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Flexibility May be Your Problem but Stretching Isn’t Your Solution! It's Time to Strengthen!

Sep 03, 2021

Imagine being back in grade school, you walk into PE and realize it’s “test day”. Test day meaning pull-ups, push-ups, sit-ups, pacer test, and the sit-and-reach. 

Whatever concoction your school put together to test the physical abilities of you and your classmates, the sit-and-reach was usually a staple. It’s also one that, for most people, was another reminder of how tight your hamstrings were (and probably still are).

Since being a young kiddo there is probably a series of stretches that you can visualize doing when this topic comes up. Bend over to touch your toes, grab your ankle to stretch your quad, step on an incline to stretch your calf, and so on. 

I speak of all of these as a thing of the past because they are just that: a thing of the past.

More and more research is finding that stretching, especially static stretching, has its limitations and most of the time provides minimal and temporary results. To understand why this is the case requires us to take into consideration the reason we think we need to stretch this muscle.

Usually we decide we need to stretch because there is a sensation of tightness in a muscle or we notice that our range of motion (how much we can flex or extend the joint next to said muscle) is limited. Both of these stem from signals being put out by an organ in our muscle called the Golgi tendon organ(GTO).

Crazy name, right?

This little guy is like the manager of your muscle constantly reporting feedback up to your brain regarding the amount of tension in your muscle. When you stretch that muscle, whether statically or in a quick motion like a high kick, it responds by giving you the sensation of tightness and stretching super tight so that you don’t go any further and injure yourself. 

It’s a system that creates safe barriers for us to operate within. There’s two approaches available to take: stretching or strengthening.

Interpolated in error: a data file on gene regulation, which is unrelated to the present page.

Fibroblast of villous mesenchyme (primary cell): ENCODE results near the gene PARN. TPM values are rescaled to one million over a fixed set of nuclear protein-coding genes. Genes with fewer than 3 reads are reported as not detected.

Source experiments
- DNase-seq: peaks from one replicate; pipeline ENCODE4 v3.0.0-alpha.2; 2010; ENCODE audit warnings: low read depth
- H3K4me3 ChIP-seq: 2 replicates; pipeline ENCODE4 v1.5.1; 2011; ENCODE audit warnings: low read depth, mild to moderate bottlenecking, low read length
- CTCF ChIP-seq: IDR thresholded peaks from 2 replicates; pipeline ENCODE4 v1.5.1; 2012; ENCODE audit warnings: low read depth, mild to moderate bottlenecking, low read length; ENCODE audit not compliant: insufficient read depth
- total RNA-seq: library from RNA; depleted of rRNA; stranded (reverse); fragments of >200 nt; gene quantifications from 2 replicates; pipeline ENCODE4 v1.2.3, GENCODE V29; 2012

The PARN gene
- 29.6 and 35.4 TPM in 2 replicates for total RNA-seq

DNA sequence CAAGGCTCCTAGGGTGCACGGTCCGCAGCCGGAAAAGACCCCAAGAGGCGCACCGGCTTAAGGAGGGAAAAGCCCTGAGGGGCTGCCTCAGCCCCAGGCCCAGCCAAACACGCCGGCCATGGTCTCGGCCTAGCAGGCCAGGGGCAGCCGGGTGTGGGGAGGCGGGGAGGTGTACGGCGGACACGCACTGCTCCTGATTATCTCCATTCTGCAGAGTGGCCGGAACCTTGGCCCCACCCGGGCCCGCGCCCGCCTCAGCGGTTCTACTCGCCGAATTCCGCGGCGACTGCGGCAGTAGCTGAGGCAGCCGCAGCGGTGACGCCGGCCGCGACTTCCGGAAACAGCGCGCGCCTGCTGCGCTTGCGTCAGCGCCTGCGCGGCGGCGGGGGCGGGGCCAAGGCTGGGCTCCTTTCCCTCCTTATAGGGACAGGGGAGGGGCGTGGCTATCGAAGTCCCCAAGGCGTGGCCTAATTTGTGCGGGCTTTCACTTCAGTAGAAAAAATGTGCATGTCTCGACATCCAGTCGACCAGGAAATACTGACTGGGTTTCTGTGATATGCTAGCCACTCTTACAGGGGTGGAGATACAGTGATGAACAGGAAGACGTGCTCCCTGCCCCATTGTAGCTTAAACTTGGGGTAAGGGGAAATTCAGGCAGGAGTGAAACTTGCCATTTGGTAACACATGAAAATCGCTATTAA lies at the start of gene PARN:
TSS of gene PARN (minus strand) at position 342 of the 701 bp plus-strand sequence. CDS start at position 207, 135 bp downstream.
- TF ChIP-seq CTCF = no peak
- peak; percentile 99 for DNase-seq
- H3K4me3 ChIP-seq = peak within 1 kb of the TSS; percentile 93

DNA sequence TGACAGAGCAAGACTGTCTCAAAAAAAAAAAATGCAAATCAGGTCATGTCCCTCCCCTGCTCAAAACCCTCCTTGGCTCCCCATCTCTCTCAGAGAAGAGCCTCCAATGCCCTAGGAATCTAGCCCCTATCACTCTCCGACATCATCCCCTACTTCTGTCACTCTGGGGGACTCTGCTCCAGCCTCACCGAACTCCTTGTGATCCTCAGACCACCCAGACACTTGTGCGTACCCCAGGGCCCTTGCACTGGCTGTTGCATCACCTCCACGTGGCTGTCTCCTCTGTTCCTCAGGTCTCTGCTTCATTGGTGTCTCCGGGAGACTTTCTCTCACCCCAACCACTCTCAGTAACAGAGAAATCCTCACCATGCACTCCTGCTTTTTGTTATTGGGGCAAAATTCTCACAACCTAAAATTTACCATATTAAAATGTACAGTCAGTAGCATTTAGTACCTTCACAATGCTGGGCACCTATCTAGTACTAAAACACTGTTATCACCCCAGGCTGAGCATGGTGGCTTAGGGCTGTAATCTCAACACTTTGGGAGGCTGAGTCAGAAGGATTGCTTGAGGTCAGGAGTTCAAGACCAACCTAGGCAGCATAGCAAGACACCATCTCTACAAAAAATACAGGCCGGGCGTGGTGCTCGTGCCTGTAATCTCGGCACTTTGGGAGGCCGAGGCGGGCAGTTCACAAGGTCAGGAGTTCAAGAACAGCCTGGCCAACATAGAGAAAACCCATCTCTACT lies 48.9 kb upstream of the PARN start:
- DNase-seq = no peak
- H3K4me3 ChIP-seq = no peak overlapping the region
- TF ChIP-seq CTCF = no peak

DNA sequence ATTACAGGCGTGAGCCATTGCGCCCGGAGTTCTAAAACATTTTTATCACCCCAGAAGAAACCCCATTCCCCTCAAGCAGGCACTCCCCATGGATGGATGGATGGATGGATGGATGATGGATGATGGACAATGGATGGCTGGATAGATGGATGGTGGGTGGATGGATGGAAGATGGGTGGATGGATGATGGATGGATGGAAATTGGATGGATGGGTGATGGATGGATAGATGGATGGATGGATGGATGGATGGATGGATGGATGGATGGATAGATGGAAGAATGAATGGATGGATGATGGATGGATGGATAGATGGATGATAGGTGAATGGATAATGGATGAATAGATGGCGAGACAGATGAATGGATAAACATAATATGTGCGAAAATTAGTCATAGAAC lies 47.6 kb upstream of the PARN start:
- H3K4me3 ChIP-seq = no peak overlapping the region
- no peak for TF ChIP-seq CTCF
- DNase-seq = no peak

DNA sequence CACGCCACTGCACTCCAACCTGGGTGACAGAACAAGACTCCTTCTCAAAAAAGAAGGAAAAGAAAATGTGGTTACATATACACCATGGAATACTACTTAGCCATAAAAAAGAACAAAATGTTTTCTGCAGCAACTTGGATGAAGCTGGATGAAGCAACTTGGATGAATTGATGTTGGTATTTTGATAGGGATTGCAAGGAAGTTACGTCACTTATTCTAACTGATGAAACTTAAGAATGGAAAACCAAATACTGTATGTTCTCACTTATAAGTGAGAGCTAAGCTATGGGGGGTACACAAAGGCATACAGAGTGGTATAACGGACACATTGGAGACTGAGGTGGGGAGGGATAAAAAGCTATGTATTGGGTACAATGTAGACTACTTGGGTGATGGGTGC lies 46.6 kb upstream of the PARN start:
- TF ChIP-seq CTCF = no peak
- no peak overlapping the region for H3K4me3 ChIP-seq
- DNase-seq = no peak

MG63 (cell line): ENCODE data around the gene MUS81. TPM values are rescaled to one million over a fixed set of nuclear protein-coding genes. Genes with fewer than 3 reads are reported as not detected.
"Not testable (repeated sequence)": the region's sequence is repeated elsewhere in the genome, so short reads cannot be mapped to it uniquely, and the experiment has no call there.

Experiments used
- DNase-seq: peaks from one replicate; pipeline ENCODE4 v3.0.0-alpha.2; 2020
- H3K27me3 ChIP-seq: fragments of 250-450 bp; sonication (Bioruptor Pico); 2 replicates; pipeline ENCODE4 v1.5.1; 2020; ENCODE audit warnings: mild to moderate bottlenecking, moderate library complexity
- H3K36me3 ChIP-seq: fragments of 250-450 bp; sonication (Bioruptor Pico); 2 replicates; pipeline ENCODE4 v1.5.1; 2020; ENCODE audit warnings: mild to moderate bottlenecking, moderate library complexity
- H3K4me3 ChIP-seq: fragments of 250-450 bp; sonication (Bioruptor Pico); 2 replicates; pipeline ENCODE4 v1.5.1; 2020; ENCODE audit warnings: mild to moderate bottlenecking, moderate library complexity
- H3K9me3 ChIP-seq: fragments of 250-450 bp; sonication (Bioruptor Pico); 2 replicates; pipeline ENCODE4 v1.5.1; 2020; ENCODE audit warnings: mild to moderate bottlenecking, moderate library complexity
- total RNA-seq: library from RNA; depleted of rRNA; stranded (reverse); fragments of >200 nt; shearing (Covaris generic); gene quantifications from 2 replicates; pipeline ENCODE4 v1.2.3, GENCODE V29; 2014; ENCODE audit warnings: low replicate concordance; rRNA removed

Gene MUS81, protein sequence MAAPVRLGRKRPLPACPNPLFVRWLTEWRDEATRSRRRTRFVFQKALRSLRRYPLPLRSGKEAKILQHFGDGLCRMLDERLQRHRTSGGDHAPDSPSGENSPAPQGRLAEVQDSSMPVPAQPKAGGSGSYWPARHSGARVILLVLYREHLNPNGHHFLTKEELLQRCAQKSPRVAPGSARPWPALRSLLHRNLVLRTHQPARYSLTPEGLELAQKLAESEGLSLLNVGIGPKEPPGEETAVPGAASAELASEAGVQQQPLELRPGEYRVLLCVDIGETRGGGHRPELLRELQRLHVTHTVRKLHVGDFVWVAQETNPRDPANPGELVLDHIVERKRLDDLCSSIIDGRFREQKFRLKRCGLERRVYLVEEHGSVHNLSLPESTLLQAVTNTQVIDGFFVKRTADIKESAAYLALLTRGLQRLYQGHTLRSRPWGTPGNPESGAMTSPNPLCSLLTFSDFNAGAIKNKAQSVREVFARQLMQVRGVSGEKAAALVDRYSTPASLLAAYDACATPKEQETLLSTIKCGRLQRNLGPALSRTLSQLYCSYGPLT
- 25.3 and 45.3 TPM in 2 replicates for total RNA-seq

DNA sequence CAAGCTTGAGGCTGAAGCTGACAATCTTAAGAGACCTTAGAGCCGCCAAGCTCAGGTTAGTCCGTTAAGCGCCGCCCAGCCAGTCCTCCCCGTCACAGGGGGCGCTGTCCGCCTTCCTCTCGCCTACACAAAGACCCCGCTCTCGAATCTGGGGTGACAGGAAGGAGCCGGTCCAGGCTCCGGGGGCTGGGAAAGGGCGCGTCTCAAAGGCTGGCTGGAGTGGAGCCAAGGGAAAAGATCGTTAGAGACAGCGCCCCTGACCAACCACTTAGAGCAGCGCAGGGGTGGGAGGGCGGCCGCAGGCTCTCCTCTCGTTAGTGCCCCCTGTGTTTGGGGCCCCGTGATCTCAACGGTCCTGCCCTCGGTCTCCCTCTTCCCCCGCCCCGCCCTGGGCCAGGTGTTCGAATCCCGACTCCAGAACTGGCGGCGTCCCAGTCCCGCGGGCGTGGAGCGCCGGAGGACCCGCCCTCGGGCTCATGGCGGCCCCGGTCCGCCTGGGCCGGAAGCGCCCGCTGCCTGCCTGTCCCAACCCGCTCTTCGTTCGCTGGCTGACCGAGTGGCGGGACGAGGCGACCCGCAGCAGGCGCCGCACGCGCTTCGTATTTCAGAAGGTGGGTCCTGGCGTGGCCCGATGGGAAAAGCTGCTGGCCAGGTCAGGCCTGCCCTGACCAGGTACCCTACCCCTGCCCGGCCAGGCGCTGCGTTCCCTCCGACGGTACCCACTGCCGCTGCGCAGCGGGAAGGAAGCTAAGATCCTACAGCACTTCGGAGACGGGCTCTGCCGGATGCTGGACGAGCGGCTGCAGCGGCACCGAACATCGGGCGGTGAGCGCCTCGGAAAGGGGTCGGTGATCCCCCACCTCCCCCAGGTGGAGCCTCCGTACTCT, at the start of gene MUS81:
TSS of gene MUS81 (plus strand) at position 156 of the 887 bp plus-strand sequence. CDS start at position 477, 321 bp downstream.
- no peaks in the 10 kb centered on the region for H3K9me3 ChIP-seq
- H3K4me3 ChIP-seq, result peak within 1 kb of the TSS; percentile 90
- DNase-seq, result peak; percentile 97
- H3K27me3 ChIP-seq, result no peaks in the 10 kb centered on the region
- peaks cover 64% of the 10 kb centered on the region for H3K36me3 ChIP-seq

Stretching attempts to push this barrier by pushing into that resistance of the GTO and asking for permission to go farther. It’s a long and grueling process that achieves minimal results that are short-lived and not so functional. 

Strengthening muscle, especially in a lengthened position, is a superior way to increase flexibility and length of the muscle. The majority of the time it lacks flexibility as a result of a strength deficit, it is relatively weak. 

For example, compare your muscle length to a dog leash and your strength is the confidence that your dog will mind and not run off. If you lack confidence in your dog (weakness), you're going to keep that leash really short and not let it get too far away. But with proper training you will let the dog have a longer and longer leash. It’s the same with our muscles, the more strength and confidence we have in the muscle the more range of motion we will allow it to have!

Since we’ve been using the hamstrings as our primary example, I would like to give you a starter package on strengthening this muscle in its lengthened position! 

Before you get started, find out where you are now! Standing with your feet shoulder width apart, knees straight, and back flat reach down towards the ground as far as you can comfortably. The tips of your fingers may reach to mid-shin, your ankles, shoelaces, fingertips to ground, or maybe even palms to ground! Find it and write it down to compare back to.

Without any stretching over the next 2-4 weeks, or at least not adding any new stretching if you already have some as a part of your normal routine, you can add this exercise! Spend maybe 10 minutes a day strengthening your hamstrings 3 times a week! 

Now, there can be other things contributing to muscle tightness or stiffness. I don’t want to go without saying that is a possibility. So, if this doesn’t work for you or it doesn’t sound right up your alley, reach out to us with any questions you have! We are here to help!

It’s exciting seeing change, so please let us know how this helps you!